Police used tear gas and water cannons with chemical-laced water to disperse protesters who had cut through wire barricades that separated them from police lines outside parliament.
The Thai parliament has rejected a draft to amend the Constitution that includes changes in articles relating to the monarchy.
The student-led democracy movement has gained steam in recent months as it puts pressure on Prime Minister Prayuth Chan-ocha to resign and to make Thai King Maha Vajiralongkorn more accountable, according to the BBC.
After about six hours of chaos, a protest leader announced the end of the protest, saying the demonstrators had captured enough ground to declare they had achieved their goal of surrounding Parliament.
At least 41 people have been hurt during protests in Thailand's capital Bangkok, including five with gunshot wounds. "Maybe they are not that strong but they are a good stunt", said a 27-year-old protester named Earn as she posed for a photo with three of the ducks.
The group posted pictures of riot police on Twitter with the caption "Dictator's lackeys!"
As a large group of young protesters converged on parliament to present their demands for democratic reforms at around 2pm on November 17, police warned them to stay back before starting to fire water cannons for several minutes.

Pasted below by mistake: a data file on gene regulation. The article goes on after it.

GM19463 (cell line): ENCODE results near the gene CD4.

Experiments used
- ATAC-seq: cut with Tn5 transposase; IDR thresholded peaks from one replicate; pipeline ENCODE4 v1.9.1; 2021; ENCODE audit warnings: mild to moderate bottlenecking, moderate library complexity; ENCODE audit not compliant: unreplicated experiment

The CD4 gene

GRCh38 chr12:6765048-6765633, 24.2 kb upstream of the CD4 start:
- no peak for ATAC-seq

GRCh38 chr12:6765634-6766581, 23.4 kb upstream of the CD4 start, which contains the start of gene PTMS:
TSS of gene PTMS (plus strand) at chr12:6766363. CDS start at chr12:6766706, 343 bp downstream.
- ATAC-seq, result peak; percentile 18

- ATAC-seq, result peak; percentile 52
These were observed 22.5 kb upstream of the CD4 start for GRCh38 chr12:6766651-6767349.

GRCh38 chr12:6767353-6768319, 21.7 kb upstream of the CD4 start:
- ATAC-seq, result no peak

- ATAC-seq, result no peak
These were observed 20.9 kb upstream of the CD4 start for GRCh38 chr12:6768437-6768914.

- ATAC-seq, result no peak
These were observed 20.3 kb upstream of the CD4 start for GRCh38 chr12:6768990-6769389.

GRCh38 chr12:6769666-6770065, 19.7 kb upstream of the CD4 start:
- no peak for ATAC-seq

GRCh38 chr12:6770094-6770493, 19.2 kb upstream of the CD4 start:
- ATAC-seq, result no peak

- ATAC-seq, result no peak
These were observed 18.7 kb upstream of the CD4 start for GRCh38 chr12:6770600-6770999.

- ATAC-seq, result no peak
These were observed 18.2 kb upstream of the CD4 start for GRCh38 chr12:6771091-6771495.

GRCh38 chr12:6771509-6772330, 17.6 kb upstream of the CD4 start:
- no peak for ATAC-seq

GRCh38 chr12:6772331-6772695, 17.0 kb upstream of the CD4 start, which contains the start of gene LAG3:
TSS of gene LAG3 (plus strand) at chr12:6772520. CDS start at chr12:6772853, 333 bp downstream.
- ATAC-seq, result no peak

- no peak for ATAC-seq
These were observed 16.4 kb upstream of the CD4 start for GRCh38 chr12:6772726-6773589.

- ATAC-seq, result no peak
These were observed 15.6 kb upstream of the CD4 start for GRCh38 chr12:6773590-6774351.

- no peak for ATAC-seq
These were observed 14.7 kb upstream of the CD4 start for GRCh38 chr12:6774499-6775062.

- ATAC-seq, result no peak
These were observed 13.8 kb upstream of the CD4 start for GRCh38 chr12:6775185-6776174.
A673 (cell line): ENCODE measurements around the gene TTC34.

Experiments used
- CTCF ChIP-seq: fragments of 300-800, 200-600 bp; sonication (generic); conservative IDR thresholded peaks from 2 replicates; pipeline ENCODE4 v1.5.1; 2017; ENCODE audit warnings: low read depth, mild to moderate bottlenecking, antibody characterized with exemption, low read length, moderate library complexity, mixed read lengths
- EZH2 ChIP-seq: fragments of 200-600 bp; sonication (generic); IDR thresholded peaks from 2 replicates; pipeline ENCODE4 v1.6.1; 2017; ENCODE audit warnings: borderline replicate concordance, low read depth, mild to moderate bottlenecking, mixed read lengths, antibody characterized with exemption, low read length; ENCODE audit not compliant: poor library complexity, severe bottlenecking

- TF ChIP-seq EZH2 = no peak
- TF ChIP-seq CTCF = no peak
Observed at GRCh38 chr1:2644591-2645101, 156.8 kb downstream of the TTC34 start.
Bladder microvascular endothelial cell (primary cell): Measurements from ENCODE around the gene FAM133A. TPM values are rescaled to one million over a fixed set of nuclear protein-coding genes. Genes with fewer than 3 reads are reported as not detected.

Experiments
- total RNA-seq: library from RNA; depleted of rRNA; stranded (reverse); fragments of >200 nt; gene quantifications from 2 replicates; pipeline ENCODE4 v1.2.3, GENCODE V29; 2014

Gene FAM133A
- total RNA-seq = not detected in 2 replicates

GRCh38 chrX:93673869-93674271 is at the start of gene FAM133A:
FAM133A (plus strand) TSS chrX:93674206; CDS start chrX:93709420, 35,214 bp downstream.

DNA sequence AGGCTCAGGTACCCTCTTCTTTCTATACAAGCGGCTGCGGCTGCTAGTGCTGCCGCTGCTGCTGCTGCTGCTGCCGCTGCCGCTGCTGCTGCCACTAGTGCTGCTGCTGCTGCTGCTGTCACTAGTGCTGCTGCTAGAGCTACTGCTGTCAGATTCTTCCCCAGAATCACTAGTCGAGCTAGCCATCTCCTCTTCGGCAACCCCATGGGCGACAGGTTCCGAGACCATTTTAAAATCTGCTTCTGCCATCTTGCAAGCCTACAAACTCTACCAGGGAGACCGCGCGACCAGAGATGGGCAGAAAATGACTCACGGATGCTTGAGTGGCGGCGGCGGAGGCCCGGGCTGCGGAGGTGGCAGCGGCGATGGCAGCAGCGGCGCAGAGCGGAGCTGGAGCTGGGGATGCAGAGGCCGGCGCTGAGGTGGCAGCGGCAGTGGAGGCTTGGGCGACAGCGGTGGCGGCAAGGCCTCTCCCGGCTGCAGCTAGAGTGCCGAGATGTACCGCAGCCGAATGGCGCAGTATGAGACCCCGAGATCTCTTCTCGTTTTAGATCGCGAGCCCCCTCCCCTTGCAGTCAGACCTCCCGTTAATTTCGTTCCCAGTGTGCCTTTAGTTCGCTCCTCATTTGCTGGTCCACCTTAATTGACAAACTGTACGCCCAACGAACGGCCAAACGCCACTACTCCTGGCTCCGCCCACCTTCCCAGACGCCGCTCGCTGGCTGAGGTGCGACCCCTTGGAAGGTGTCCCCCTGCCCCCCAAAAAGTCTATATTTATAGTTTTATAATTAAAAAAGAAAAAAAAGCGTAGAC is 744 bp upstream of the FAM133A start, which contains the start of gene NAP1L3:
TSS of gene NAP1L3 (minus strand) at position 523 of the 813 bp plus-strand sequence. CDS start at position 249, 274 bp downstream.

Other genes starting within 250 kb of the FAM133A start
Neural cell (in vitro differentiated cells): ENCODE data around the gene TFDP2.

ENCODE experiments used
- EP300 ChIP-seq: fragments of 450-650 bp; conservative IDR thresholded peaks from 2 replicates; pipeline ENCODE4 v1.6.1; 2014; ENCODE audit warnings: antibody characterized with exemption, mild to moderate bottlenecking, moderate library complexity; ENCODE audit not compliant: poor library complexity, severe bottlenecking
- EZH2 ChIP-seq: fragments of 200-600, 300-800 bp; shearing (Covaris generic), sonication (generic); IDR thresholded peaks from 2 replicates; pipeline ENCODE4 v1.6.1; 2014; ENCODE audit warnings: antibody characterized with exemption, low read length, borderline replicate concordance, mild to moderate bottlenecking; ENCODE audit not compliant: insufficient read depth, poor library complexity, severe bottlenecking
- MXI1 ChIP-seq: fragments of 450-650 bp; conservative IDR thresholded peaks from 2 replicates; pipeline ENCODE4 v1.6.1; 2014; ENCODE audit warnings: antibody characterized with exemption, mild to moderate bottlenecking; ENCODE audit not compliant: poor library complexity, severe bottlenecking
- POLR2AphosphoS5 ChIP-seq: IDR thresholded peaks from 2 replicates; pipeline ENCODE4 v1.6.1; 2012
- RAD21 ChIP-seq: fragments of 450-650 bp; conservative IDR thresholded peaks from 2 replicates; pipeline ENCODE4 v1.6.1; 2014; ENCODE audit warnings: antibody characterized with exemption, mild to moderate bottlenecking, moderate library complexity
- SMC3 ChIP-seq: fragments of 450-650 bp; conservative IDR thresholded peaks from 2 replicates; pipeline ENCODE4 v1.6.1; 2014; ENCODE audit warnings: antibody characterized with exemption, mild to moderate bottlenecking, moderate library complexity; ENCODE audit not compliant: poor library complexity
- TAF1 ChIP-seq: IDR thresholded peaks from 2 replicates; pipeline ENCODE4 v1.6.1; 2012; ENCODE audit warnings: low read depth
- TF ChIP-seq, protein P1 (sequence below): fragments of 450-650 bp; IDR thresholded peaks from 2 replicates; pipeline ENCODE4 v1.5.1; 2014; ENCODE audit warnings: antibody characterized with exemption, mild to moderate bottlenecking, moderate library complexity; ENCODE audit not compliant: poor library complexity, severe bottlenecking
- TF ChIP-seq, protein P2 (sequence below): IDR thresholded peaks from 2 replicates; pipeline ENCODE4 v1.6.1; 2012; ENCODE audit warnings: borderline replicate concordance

"The National Police Office wants to warn protesters that if you demonstrate peacefully then there is no problem, but if you destroy public property police will have to prosecute", Yingyos Thepjamnong, national police spokesman, told reporters.
MPs are also considering the role of the Senate, which was entirely selected by Prime Minister Prayuth's former junta and helped ensure that he kept power with a parliamentary majority after a disputed election previous year. Prayuth led the 2014 coup that overthrew the democratically elected government.
Police used dump trucks, concrete blocks and razor wire to barricade the building, while many demonstrators wore helmets, goggles and gas masks. "This is the first time it has happened where it has been mildly violent".
The Royal Palace has made no comment since the protests began, although the king himself recently described Thailand as a "land of compromise" when asked about the protests.
By 3:30 p.m. local time, about half of parliament had voted; nearly all of the senators and coalition party members had either abstained from making a decision or rejected the iLaw proposal. Prayuth's supporters have a majority in the parliament, where the entire upper house Senate was appointed by the junta he led after a 2014 coup until a disputed election a year ago.
Prime Minister Prayuth took power as the head of a military junta in 2014 and remained in office after an election a year ago.
Only one of seven proposals for constitutional reform would potentially allow amending the role of the monarchy, which protesters say has enabled decades of military domination in the Southeast Asian country.
Pro-democracy protesters in Thailand rallied again on Saturday, promoting a diversity of causes and taking an opportunity to display their rejection of the country's power structure directly to the monarch.
On Tuesday, Thailand experienced its most violent protests in months as protesters clashed with police officials.